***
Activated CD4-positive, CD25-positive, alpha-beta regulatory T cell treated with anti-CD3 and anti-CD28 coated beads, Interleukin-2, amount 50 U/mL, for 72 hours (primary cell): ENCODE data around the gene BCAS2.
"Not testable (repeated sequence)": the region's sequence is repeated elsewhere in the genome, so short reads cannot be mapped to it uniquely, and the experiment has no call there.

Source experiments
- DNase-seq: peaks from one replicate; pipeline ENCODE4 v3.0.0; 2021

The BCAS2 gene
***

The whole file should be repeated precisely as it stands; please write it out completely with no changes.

Activated CD4-positive, CD25-positive, alpha-beta regulatory T cell treated with anti-CD3 and anti-CD28 coated beads, Interleukin-2, amount 50 U/mL, for 72 hours (primary cell): ENCODE data around the gene BCAS2.
"Not testable (repeated sequence)": the region's sequence is repeated elsewhere in the genome, so short reads cannot be mapped to it uniquely, and the experiment has no call there.

Source experiments
- DNase-seq: peaks from one replicate; pipeline ENCODE4 v3.0.0; 2021

The BCAS2 gene